Bushy Lake  
We arrived at Bushy Lake. It was a dreary day overcast and as we figured out our coordinates to the bay where the river left the lake, the wind started to pick up. It was’t really strong and as I would rather paddle on days where it is uncomfortable weather and save a lay-over day for when for when it is sunny and pleasant, where you can dry out gear and sit on the river bank and fish, read a book, and just rejuvenate.  We decided to cross the lake. As I looked across the lake I got that feeling where you feel the hairs on the back of your neck rise. It felt like someone was watching us, or something bad was going to happen. The wilderness eye was open. It was a crosswind and as it got stronger our attention was on the white caps and we just occasionally looked at the high cliff on the bay we were paddling toward. We were much relieved when we got to the bay and were looking forward to finding the outlet and following the river current to our next camp site. As we paddled around the bay, behind the peninsula there was no river outlet. The cliffs were there, but no river. Studying the map we discovered that we had drifted into another bay that had the same features as the one where the river outlet was. The wind had died down and it had turned into a beautiful day. We had a snack, drank some coffee and then decided to paddle to the bay on the other shore. Windcocking had created this problem but it would be minor as we would lose only a couple of hours and there were any number of camp sites on the river.

From our previous trip we had discovered that you had to pack much more food than you had originally thought. When we had arrived at the Bloodvein reservation we had one pack of oatmeal and one pot of coffee. We had lost about 20 lb. apiece as we had run out of food about a week before take out. We had cut the breakfast oatmeal in half and lived on that and fish we had caught. Lesson learned.  We now were never committed to reaching a certain place each day as we had packed food for a larger number of layover days.

We paddled to the peninsula that led to the long entrance to the bay. The sun was bright and was warm on our backs. We had confidence we would make a designated camp sight, albeit later than we planned. As we approached the cliff we could see that there was no exit, just a solid wall of cliffs. We did not want to paddle the extra 1/2 mile so we turned around and went back to the lake to once again find the right bay. We paddled the shore but found no other bay, so I found a high spot and got out the binoculars and scanned the shoreline. It was all swampland except for the out crop I was standing on so we had to get to the river to find a camp spot. I called out to Dana and Mary. There is no other place the river can be except where we came from so we reluctantly paddled back to where the solid cliff was. We decided to go right up to the cliff and as we got close to the cliff we discovered that there was a left turn next to the cliff.  The reflection on the water had hidden it from our view. We had to set up camp later than we liked, and it was not as nice as the one we had decided on, but we definitely learned what "windcock" meant.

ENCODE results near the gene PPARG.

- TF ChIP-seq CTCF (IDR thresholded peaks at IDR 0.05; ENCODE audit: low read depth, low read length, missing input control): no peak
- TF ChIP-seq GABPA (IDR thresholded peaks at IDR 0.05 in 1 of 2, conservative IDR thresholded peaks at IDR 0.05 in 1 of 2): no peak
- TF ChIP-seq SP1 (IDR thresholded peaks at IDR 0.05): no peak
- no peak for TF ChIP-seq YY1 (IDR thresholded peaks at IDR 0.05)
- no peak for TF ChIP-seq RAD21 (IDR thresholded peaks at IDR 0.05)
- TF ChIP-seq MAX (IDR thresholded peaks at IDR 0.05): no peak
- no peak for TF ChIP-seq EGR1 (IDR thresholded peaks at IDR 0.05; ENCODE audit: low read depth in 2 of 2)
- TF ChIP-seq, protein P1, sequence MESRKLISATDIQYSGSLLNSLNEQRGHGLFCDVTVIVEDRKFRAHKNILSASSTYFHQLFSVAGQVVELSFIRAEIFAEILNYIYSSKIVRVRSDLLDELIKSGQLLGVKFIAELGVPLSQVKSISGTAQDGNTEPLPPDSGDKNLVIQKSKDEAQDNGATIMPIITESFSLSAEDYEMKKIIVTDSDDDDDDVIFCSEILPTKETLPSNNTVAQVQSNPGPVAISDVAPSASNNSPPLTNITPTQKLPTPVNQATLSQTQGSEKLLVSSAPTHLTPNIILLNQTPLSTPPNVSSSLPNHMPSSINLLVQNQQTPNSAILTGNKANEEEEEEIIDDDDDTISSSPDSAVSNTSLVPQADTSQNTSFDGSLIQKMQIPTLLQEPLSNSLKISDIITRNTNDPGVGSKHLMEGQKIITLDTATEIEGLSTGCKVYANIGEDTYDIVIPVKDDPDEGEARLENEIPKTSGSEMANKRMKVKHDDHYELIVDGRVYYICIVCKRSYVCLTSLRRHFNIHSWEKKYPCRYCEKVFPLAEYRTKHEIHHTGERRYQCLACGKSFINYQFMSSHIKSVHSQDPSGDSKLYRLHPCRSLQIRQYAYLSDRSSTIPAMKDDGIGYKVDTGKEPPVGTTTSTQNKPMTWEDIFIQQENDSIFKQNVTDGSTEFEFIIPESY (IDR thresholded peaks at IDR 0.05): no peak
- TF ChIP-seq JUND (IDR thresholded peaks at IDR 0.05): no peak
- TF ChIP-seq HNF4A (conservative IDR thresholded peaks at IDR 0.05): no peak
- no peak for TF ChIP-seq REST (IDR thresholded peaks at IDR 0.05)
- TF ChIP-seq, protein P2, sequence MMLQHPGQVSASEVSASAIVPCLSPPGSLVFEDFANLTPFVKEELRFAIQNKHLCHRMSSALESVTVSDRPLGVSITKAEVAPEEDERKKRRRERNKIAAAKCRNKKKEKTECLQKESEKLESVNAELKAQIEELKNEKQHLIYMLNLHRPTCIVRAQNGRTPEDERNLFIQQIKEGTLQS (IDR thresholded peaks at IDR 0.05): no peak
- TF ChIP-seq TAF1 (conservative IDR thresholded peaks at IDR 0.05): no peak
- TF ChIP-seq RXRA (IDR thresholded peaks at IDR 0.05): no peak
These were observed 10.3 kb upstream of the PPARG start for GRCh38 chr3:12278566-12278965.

When we finished the trip we were talking to a Metis
 guide (he had a Masters degree in biology), he told us that he had never told another living soul, but when he was crossing the lake where we had got lost he had seen a creature much like our Bigfoot. Were we being watched?  Did I somehow know that windcocking would get us lost, or was it just the same random feeling you get in a parking lot that means nothing.  I will never know...

the earth is my mother.
the sky is my father
the animals are my brothers
the canoe lets me get closer to them